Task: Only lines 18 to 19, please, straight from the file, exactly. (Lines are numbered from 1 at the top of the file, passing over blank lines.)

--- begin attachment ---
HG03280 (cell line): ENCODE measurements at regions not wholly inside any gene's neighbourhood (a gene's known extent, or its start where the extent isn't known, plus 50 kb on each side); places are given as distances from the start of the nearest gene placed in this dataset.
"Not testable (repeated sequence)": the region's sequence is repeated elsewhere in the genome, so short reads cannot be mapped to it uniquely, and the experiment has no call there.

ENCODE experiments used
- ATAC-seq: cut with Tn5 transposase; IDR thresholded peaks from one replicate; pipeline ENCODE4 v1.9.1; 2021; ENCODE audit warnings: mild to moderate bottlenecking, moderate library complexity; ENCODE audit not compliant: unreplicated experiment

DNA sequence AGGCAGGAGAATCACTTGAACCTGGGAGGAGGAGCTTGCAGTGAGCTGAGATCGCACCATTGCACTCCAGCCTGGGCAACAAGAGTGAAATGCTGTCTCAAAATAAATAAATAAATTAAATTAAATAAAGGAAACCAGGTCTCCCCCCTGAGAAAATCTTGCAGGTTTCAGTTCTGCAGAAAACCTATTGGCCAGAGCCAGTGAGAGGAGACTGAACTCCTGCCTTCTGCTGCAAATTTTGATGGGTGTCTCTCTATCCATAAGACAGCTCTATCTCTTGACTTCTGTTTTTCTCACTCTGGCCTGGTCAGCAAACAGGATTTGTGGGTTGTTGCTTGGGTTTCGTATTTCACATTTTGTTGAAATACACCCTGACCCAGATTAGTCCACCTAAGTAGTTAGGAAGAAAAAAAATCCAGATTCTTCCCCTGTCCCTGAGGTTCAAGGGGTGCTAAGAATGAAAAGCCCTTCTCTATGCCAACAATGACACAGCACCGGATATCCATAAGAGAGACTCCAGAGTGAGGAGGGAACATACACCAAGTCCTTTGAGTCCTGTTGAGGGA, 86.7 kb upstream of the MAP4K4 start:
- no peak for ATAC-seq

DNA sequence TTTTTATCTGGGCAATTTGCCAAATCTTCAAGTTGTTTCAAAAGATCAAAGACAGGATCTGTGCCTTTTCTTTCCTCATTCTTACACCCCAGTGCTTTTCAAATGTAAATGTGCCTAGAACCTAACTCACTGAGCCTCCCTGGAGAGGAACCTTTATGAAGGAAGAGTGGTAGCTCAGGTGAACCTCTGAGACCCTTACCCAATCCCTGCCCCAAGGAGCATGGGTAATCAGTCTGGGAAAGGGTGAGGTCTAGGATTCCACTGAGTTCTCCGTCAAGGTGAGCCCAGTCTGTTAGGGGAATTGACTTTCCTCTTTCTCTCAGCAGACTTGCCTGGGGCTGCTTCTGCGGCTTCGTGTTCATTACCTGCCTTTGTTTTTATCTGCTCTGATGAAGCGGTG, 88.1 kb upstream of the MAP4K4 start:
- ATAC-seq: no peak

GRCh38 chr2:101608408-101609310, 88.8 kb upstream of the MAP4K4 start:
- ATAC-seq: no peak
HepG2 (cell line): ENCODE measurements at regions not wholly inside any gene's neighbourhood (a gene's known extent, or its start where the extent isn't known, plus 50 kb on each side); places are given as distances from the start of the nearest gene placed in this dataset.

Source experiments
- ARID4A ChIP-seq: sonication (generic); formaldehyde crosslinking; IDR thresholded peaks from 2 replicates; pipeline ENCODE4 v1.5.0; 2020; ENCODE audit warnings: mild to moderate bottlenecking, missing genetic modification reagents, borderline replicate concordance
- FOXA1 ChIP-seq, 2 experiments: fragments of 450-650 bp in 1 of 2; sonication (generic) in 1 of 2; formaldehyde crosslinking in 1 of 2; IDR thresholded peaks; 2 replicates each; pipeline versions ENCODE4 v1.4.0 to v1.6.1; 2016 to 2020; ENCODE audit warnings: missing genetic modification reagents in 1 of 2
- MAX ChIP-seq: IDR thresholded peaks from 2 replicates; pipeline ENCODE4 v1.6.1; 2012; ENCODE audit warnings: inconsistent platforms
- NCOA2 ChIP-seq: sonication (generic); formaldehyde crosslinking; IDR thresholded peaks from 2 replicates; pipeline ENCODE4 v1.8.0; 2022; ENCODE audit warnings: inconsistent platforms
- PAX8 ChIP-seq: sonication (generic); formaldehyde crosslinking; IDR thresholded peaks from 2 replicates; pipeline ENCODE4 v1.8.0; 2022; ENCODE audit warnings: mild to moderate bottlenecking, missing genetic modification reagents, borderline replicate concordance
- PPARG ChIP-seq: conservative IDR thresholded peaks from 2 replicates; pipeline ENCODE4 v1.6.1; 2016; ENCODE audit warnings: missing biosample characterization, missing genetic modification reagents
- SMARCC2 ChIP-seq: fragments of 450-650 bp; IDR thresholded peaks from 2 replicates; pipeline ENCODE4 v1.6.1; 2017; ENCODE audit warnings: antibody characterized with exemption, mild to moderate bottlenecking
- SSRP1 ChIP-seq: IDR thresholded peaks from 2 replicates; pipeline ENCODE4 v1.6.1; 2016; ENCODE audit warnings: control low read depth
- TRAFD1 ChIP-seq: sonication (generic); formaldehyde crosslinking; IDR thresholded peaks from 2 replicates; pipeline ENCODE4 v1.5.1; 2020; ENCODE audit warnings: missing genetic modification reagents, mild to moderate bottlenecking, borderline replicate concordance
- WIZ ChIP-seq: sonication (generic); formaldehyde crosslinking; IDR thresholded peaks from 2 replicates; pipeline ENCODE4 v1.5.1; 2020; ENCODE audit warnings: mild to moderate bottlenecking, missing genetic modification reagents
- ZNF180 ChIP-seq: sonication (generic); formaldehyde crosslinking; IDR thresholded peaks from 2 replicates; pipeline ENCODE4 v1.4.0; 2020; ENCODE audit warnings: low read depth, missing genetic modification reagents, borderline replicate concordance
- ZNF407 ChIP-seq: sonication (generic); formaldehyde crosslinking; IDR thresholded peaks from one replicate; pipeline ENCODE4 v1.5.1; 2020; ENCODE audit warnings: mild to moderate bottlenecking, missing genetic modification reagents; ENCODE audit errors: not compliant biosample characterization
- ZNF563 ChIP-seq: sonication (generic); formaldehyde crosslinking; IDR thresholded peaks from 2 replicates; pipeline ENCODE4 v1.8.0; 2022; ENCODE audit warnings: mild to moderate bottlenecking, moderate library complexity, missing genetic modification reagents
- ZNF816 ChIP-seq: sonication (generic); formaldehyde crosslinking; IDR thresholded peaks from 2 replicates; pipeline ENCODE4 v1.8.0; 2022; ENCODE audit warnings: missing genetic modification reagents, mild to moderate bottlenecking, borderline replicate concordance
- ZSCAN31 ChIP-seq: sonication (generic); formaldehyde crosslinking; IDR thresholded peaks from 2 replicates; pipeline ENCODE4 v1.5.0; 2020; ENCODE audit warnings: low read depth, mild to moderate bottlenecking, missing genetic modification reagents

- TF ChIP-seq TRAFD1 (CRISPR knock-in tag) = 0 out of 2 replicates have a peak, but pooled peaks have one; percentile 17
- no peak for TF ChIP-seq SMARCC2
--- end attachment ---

- PPARG ChIP-seq: conservative IDR thresholded peaks from 2 replicates; pipeline ENCODE4 v1.6.1; 2016; ENCODE audit warnings: missing biosample characterization, missing genetic modification reagents
- SMARCC2 ChIP-seq: fragments of 450-650 bp; IDR thresholded peaks from 2 replicates; pipeline ENCODE4 v1.6.1; 2017; ENCODE audit warnings: antibody characterized with exemption, mild to moderate bottlenecking